Word of The Day for Monday, May 2, 2011


fu•ga•cious (fyoo-GEY-shuhs)  adj

1. lasting a short time; evanescent; fleeting; transitory
2. withering, fading or dropping off early (botany)

fugaciousness, fugacity noun;  fugaciously adverb

1634; from L. fugaci, stem of fugax "apt to flee, timid," figuratively "transitory, fleeting," from fugere "to flee" from PIE base *bheug- "to flee" + -ous

Synonyms: transitory, brief, ephemeral, evanescent, fleeting, impermanent, momentary, passing, short-lived, temporal, temporary, transient
Related Words: fugitive, centrifugal, refuge, subterfuge

Sentence Examples:
• It is superior to all its congeners in the brilliancy of its colour, nor are its blossoms so fugacious as many of the other species. - The Botanical Magazine, William Curtis

• Nothing in the world is without import: what women spend for their toilet, the resistance that men make from day to day to the temptations of the commonest pleasures, the new and petty needs that insinuate themselves unconsciously into the habits of all; the reading, the conversations, the impressions, even the most fugacious that pass in our spirit--all these things, little and innumerable, that no historian registers, have contributed to produce this revolution, that war, this catastrophe, that political overturn, which men wonder at and study as a prodigy. - Characters and events of Roman History, Guglielmo Ferrero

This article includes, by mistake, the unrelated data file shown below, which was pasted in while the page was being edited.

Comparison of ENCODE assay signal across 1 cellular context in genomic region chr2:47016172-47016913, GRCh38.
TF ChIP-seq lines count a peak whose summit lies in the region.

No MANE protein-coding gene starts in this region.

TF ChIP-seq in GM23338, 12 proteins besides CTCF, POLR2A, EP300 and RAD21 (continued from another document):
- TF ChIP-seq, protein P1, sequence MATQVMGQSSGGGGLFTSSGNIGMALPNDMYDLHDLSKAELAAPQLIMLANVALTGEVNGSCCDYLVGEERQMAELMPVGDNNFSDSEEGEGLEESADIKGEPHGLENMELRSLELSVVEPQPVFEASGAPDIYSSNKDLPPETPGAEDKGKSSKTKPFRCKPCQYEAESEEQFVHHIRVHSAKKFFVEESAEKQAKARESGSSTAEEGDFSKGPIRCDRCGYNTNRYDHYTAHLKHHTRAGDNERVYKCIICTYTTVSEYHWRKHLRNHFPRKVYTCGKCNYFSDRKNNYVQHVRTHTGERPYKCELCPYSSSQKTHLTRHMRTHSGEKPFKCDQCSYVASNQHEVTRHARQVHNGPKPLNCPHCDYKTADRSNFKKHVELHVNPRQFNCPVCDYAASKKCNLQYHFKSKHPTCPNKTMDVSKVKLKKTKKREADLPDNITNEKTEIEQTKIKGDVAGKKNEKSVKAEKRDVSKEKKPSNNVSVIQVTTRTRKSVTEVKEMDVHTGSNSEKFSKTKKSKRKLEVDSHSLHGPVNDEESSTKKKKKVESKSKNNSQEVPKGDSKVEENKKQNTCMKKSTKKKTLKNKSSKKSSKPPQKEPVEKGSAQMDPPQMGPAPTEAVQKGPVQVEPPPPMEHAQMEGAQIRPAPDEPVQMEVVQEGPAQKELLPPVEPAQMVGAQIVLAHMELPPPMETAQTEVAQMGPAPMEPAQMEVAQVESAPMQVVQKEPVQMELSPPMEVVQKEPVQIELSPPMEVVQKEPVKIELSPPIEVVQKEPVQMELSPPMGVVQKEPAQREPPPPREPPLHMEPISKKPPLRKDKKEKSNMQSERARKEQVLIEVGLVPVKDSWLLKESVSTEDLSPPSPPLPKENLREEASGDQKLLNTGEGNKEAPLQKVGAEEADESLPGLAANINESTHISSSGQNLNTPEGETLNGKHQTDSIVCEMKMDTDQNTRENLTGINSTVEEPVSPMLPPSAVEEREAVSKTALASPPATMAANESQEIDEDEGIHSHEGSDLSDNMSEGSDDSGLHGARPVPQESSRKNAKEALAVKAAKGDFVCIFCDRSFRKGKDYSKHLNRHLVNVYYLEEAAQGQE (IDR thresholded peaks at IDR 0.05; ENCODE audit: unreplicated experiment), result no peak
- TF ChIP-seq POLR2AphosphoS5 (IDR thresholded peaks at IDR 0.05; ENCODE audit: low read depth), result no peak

• As sensibility returned, and before he had opened his eyes, he uttered a sentence about the fugacious nature of consciousness, from which he passed to a discussion of the singular relations between the soul and the body.  - About London, J. Ewing Ritchie

Sources: Dictionary.com, Merriam-Webster, Free Dictionary, Online Etymology

Word-E: A Word-A-Day

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